March 2021

CATARACT

Paper highlights iris defects caused by cataract surgery


by Ellen Stodola Editorial Co-Director

 

A paper published online ahead of print in the Journal of Cataract & Refractive Surgery1 covered the topic of managing iris defects that can be caused by cataract surgery. Gary Foster, MD, one of the paper’s authors, gave EyeWorld insights on the paper, “Management of common iatrogenic iris defects induced by cataract surgery.”
Iris defects are a common complication that can occur during cataract surgery. These are issues that surgeons are likely already aware of, and they have probably seen all of them, Dr. Foster said. The paper describes classification, prevention, surgical strategy, deciding when to repair, and repair techniques.
No matter how skilled a surgeon is at preventing iris injury, he or she can still be involved in causing these, Dr. Foster said. “It behooves surgeons to be as skilled as possible at preventing them and having a plan for how to repair them when they occur.”
Dr. Foster said one of the most common iris defects during cataract surgery is IFIS. When a patient has IFIS, the iris may jump up to the wound during surgery.
If the patient has a mid-stromal defect, which is one of the categories discussed in the paper, Dr. Foster said this may not always need to be fixed, but if it’s a large defect and you think the patient will have symptoms, it’s good to fix that. “You have to decide if the defect is likely to cause challenges and if the risk to fix is greater than the risk of the patient having symptoms,” he said.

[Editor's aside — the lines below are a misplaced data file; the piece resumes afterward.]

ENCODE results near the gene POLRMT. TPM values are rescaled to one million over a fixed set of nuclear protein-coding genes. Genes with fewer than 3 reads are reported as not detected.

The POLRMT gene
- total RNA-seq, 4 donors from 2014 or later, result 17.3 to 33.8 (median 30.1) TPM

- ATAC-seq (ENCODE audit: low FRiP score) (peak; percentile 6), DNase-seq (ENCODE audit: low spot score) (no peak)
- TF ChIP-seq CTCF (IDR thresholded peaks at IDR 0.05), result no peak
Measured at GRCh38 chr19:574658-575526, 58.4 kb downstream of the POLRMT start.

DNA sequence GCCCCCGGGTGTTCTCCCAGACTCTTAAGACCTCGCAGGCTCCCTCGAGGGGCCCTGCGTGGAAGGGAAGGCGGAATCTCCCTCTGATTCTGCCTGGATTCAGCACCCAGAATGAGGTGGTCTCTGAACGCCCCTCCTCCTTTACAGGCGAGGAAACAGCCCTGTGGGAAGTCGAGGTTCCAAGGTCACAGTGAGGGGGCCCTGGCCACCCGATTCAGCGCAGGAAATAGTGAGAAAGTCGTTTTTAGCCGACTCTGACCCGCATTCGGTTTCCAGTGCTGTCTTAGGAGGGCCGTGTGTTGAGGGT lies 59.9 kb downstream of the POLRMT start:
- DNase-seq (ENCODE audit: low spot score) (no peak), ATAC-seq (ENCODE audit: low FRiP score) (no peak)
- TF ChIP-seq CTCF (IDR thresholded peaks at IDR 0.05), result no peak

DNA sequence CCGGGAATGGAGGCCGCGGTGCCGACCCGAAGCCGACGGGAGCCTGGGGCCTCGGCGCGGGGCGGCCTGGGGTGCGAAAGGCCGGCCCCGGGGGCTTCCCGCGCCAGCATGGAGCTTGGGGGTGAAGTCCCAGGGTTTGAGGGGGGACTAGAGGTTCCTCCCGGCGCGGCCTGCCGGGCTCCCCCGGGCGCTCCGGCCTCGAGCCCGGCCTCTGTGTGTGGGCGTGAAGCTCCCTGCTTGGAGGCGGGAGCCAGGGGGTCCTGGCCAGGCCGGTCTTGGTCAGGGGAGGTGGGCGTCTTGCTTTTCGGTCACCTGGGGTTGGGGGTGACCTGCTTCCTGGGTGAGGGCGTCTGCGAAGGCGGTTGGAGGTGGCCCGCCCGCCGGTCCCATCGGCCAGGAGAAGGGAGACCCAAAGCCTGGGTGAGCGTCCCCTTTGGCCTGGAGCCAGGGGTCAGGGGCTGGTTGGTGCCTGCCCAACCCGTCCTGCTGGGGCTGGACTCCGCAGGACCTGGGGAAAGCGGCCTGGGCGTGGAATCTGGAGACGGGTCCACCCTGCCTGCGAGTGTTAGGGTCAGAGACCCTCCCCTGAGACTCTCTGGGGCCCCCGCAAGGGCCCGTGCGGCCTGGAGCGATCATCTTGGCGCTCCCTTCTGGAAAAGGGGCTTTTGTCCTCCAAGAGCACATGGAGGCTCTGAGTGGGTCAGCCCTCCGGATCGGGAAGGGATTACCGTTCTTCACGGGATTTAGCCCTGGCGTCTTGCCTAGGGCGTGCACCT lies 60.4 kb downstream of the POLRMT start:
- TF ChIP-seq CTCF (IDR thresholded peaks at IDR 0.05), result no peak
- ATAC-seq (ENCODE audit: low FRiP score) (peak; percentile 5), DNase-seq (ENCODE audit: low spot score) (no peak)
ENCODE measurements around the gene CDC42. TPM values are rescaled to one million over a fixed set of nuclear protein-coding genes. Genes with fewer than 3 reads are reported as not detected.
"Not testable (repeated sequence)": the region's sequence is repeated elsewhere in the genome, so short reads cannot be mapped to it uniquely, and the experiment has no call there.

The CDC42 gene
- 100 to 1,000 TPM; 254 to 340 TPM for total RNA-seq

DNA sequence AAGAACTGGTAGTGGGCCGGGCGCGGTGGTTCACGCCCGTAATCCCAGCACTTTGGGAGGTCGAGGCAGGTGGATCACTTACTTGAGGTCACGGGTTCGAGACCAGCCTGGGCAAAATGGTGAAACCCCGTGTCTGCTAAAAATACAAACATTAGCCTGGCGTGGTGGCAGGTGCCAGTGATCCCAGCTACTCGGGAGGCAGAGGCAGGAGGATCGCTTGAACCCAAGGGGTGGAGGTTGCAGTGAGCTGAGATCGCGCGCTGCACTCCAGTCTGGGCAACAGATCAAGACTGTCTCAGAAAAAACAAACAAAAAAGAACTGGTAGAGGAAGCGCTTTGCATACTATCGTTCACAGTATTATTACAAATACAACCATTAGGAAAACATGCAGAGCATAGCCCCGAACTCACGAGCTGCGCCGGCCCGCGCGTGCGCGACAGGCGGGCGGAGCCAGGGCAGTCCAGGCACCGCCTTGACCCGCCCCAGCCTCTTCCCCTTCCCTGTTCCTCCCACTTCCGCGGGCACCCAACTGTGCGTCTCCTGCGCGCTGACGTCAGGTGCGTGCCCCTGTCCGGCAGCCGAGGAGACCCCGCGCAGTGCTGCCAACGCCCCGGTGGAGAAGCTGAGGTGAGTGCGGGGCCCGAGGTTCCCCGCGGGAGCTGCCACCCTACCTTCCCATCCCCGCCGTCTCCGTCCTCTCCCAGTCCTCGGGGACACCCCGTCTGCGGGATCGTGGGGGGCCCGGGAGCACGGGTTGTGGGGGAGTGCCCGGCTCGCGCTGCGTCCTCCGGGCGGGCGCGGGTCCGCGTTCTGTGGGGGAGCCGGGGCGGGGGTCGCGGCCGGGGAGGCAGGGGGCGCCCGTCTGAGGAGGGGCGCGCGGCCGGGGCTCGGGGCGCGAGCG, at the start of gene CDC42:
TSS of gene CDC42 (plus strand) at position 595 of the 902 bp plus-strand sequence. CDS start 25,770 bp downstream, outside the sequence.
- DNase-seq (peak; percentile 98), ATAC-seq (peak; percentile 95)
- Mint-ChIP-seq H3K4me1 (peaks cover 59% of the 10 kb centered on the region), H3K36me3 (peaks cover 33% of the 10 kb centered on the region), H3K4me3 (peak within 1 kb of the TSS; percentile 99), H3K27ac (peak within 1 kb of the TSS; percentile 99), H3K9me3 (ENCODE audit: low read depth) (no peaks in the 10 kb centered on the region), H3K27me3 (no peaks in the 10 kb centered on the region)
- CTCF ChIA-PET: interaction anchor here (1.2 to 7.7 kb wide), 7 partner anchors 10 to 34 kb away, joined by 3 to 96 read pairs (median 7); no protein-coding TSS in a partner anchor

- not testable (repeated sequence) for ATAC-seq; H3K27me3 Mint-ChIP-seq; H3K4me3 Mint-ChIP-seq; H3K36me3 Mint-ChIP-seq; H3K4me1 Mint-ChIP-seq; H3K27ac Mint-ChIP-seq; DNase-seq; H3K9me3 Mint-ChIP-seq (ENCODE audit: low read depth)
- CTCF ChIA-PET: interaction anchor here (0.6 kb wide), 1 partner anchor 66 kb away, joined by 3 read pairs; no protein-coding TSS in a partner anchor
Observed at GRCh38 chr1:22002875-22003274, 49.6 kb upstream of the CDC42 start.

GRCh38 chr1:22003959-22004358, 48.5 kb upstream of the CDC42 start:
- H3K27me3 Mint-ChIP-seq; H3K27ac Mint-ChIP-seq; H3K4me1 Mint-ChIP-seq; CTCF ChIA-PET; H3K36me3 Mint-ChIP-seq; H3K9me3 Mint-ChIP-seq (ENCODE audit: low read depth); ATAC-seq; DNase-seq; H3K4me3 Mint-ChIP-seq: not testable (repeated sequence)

Dr. Foster added that a high percentage of patients have been on one of the drugs that cause IFIS.
Prevention is another way to help reduce the likelihood of inducing iris defects. Using non-steroidal drops ahead of time and/or non-steroidal medication administered intracamerally during cataract surgery can help prevent this, Dr. Foster said. He added that it’s important to slowly do hydrodissection so you don’t pressurize the chamber to a level that the iris is forced out. Additionally, Dr. Foster suggested using OVD in a manner to tamponade the iris and decrease the chances that it would exit the eye when instruments are going in or out of the eye. “In extreme cases, it’s helpful to inject OVD at the wound site before removing an instrument from the eye,” he added.
Defects can occur at any time during cataract surgery, Dr. Foster said, though hydrodissection is a high-risk event, as is when you’re aspirating fluid toward the tip. If the iris is caught in that stream, it will be drawn into the phaco tip and will be damaged. Withdrawing the instrument from the eye is also a time when the iris may lurch toward the wound, Dr. Foster said. Lastly, he said hydrating the wound at the end of the case can create a high pressure within the eye that draws the iris to the wound.
Dr. Foster reiterated that it’s important to judge if the patient is likely to have symptoms from the defect based on its location and size and whether they are likely to find it objectionable cosmetically.
There are a variety of options outlined in depth in the paper if a repair is necessary.
Dr. Foster noted that the online version of the article offers practical advice in the form of figures and videos. “Everyone knows they cause [the defects], but what’s exciting about the article is the description and video work on how to prepare,” he said.

“It behooves surgeons to be as skilled as possible at preventing [iris defects] and having a plan for how to repair them when they occur.”
—Gary Foster, MD


About the physician

Gary Foster, MD
Eye Center of Northern Colorado
Fort Collins, Colorado

Reference

1. Foster G, et al. Management of common iatrogenic iris defects induced by cataract surgery. J Cataract Refract Surg. 2020. Online ahead of print.

Relevant disclosures

Foster: None

Contact

Foster: gjlfos@gmail.com

Paper highlights iris defects caused by cataract surgery Paper highlights iris defects caused by cataract surgery
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